Wednesday, December 06, 2006

Unethical research on pregnant women with herpes

PUBLIC CITIZEN PRESS RELEASE


Drug-Company Sponsored Research Trial Needlessly Put Indigent Pregnant
Women and Their Infants at Risk

Placebos Administered to Pregnant Women With Genital Herpes Simplex
Virus Resulted in Unnecessary Cesarean Deliveries

WASHINGTON, D.C. – Dozens of primarily indigent pregnant women
enrolled in a drug-company sponsored research trial were needlessly
put at risk by being treated with a placebo rather than a generic drug
proven to help them, according to a letter authored by Public Citizen
and two medical school professors and obstetricians published in the
December edition of the journal Obstetrics & Gynecology.

The trial, funded by Glaxo-Wellcome (now GlaxoSmithKline), measured
the efficacy of valacyclovir administered to pregnant women with a
history of genital herpes simplex virus (HSV) in reducing outbreaks of
genital HSV lesions at the time of labor. Women with HSV outbreaks
during pregnancy, especially those who experience a first episode, are
more likely to have another outbreak while in labor. When this occurs,
a Cesarean delivery is routinely performed to prevent HSV transmission
to the baby, which can result in sometimes-fatal neonatal HSV
infection.

The clinical trial ran from April 1998 to November 2004 at Parkland
Hospital in Dallas, which serves a predominantly low-income
population. The results were published in the July 2006 edition of
Obstetrics & Gynecology, the official journal of the American College
of Obstetricians and Gynecologists (ACOG).

Valacyclovir is a drug that is converted in the body into acyclovir.
Since 1999, acyclovir has been recommended by ACOG to be considered at
36 weeks of gestation for pregnant women with their first episode of
HSV during that pregnancy to prevent another outbreak at the time of
labor and the need for a Cesarean delivery. The authors of the study
ignored this guideline by including in the trial 62 women who had a
first episode of genital HSV during the pregnancy, most presumably
recruited after the ACOG guidelines were published.

In addition, four of the researchers who wrote the 2006 article
published a review article in 2003 that concluded that acyclovir
significantly reduced Cesarean rates for women with both first and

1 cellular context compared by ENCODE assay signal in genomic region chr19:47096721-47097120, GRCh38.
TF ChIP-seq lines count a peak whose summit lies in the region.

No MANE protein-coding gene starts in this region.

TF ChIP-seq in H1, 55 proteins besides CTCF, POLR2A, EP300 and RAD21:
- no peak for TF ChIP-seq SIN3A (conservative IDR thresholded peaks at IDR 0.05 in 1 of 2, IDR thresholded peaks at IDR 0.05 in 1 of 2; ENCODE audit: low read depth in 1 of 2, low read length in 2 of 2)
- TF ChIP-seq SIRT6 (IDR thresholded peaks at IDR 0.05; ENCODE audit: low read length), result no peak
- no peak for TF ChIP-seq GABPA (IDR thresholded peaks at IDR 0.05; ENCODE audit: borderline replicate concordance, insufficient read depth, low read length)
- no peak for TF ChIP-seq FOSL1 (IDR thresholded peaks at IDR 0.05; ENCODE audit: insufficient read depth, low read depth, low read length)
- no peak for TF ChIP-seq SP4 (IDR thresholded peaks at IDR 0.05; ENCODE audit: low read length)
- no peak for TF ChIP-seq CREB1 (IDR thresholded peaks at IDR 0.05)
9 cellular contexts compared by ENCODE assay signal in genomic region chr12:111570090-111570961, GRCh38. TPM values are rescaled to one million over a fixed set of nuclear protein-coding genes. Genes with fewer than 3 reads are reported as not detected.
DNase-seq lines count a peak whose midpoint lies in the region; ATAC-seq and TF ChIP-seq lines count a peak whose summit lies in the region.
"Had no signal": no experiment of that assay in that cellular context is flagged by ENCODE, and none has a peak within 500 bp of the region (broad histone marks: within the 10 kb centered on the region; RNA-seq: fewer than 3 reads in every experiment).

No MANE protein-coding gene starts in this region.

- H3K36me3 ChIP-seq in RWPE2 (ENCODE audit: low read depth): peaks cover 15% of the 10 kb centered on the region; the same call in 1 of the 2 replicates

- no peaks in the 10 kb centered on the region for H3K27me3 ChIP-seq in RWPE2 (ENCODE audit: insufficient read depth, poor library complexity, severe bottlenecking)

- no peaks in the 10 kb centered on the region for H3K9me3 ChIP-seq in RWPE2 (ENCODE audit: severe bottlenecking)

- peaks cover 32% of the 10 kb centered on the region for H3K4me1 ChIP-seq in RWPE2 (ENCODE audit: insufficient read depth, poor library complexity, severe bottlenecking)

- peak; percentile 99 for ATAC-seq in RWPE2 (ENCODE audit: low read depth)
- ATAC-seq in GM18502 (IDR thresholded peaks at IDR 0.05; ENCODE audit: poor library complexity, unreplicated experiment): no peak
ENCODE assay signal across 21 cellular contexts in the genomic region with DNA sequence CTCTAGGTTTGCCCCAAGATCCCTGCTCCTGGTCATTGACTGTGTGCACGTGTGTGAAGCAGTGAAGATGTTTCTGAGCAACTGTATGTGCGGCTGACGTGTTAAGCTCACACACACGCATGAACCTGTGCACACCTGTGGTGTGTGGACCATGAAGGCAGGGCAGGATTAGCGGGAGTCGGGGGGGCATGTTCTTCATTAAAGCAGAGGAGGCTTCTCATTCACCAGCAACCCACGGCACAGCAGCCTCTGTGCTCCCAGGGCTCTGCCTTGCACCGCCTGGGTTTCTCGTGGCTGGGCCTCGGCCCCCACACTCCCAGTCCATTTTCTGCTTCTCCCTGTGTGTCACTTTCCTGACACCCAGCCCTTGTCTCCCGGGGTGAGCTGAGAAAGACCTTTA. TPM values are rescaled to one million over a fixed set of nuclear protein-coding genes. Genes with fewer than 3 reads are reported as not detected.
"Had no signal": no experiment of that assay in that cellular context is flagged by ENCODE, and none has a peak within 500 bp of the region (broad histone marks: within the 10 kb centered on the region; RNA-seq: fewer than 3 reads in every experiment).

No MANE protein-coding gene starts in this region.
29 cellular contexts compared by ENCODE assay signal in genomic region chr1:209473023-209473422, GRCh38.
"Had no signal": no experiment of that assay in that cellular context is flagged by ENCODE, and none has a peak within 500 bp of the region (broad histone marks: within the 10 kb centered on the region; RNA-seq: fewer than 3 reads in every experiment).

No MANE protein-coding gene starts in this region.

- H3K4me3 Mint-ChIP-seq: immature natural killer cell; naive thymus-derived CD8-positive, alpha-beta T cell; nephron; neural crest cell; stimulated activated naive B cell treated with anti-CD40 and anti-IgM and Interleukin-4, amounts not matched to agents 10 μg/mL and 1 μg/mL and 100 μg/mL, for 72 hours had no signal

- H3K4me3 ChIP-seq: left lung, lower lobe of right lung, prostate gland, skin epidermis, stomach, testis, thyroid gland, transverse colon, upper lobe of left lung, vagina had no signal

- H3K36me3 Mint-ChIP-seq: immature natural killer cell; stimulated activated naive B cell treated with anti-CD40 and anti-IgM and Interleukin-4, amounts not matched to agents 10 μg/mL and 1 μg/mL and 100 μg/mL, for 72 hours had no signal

recurrent episodes of HSV compared to a placebo. Nonetheless, for more
than a year after submitting their findings, the researchers continued
to enroll women with both first and recurrent episodes, half of whom
received placebos.

"At the very same time these researchers were publishing their
conclusion that acyclovir could reduce Cesareans, they weren't
offering this drug to these indigent patients," said Dr. Adam Urato,
an obstetrician at the University of South Florida and one of the
letter's authors. "They were knowingly placing their patients at
higher risk. Did the patients understand that the researchers
themselves had concluded that acyclovir reduced the risk of Cesarean?"

As a result of this conduct by both the drug company and the
researchers, a significant number of the women assigned to receive the
placebo had an HSV outbreak that led to a Cesarean section – an
outbreak that likely could have been prevented if they had been
appropriately treated with acyclovir. The Declaration of Helsinki,
developed by the World Medical Association as a statement of ethical
principles in medical research involving human subjects, states that
any "new method should be tested against those of the best current
prophylactic, diagnostic, and therapeutic methods."

The authors of the letter called upon the University of Texas
Southwestern Medical Center at Dallas, which authorized the study, to
issue a formal apology to the pregnant women enrolled and to perform a
full investigation as to what went wrong to allow such a trial to take
place. They also called for compensation for the women involved in the
trial who were not properly treated and underwent Cesarean sections.

In addition, they urged ACOG and the editors at Obstetrics &
Gynecology to initiate an inquiry as to how this study was handled by
the journal. The Declaration of Helsinki also implores journals that
"reports of experimentation not in accordance with the principles laid
down in this Declaration should not be accepted for publication."

"Indigent pregnant women represent a particularly vulnerable
population," said Dr. Aaron Caughey, an obstetrician at the University
of California, San Francisco, and the lead author of the letter. "That
a research trial could be performed that put pregnant women at risk
when an effective medication was available flies in the face of
responsible medical research."

Public Citizen has a long history of involvement in the debate over
the appropriate use of placebos in clinical trials, particularly in
developing countries. "We have long contended that if researchers and
drug companies could get away with administering placebos under
questionable conditions in developing countries, they would do the
same to poor people in the United States," said Dr. Peter Lurie,
deputy director of Public Citizen's Health Research Group. "Now they
have."

2 comments:

  1. Got Herpes? Do not despair. You are not alone. 1 in 5 men and 1 in 4 women are living with herpes. Don't Let Genital Herpes Run or Ruin Your Life. Dating and relationship help for people with genital herpes now http://www.STDromance.com

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  2. It is absurd to think it is necessary to experiment on children and anyone who does not have the capacity to make an eduated decesions. In addition, it is unethical to even pose this experiment as an option. This goes right back to the syphills experiemnts that were preformed onafrican American males in the 60's and 70's. NO ONE has a right to put others at risk.

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